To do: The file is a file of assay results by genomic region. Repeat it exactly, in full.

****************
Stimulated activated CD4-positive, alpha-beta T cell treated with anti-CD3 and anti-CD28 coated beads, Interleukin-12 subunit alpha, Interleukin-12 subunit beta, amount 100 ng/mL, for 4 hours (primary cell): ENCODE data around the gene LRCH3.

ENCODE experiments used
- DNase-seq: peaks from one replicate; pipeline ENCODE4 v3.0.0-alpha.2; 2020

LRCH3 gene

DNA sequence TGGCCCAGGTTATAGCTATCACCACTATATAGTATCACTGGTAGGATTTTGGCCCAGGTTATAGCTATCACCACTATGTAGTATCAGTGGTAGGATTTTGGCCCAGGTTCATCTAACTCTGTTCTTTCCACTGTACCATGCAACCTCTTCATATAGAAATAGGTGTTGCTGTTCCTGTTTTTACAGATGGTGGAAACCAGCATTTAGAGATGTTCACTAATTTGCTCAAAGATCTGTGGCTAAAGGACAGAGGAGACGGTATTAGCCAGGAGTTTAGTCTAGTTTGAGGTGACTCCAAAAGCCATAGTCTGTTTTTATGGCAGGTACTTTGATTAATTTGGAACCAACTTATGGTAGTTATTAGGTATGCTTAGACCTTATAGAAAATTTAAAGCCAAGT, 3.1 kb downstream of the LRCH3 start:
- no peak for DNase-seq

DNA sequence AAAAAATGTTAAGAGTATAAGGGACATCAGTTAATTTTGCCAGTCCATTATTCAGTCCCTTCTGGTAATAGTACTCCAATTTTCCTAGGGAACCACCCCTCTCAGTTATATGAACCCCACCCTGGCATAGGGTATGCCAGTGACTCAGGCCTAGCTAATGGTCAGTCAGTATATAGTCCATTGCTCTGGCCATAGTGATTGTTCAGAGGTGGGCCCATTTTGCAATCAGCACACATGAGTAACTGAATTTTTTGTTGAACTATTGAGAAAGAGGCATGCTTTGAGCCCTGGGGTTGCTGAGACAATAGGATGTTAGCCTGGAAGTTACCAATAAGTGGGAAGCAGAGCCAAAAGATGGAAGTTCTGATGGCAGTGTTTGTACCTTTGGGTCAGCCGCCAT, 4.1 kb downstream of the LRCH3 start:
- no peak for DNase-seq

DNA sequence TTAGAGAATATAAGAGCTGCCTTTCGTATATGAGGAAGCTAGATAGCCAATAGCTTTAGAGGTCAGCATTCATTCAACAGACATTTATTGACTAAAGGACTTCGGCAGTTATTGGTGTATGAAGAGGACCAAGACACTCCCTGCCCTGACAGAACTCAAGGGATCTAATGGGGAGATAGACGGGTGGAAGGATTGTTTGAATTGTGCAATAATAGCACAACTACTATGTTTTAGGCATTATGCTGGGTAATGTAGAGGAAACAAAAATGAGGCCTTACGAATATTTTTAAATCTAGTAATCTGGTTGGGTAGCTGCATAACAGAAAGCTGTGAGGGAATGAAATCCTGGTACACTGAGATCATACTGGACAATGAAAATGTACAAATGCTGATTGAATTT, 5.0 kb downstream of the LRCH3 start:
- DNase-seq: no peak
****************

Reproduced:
Stimulated activated CD4-positive, alpha-beta T cell treated with anti-CD3 and anti-CD28 coated beads, Interleukin-12 subunit alpha, Interleukin-12 subunit beta, amount 100 ng/mL, for 4 hours (primary cell): ENCODE data around the gene LRCH3.

ENCODE experiments used
- DNase-seq: peaks from one replicate; pipeline ENCODE4 v3.0.0-alpha.2; 2020

LRCH3 gene

DNA sequence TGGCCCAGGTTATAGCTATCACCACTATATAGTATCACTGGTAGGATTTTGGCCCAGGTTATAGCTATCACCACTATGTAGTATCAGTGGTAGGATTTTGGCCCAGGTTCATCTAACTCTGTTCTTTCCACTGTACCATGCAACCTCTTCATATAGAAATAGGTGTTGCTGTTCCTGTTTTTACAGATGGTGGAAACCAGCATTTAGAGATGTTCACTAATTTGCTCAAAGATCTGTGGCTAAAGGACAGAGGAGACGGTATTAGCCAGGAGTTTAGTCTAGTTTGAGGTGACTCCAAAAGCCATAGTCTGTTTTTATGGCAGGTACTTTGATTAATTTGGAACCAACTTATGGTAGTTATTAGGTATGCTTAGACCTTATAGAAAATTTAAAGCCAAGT, 3.1 kb downstream of the LRCH3 start:
- no peak for DNase-seq

DNA sequence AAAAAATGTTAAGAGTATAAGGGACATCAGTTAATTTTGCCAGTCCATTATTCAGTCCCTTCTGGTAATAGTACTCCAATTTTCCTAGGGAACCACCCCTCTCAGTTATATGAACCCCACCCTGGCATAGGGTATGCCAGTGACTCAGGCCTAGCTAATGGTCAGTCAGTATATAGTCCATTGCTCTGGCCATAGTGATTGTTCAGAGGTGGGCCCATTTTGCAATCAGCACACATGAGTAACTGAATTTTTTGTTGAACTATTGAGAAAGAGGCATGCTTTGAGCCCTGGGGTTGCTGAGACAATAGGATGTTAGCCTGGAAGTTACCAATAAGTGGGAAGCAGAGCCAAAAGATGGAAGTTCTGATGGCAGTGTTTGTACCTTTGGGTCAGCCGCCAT, 4.1 kb downstream of the LRCH3 start:
- no peak for DNase-seq

DNA sequence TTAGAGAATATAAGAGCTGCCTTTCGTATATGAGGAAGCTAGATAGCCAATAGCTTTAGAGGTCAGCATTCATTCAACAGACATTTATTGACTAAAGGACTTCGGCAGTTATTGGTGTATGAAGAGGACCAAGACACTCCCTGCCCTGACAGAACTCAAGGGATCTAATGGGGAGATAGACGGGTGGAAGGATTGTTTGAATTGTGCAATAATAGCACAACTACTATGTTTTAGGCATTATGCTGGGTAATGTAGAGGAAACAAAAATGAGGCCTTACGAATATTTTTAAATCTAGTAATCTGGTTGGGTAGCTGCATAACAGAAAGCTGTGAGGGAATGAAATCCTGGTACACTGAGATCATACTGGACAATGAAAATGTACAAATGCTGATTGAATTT, 5.0 kb downstream of the LRCH3 start:
- DNase-seq: no peak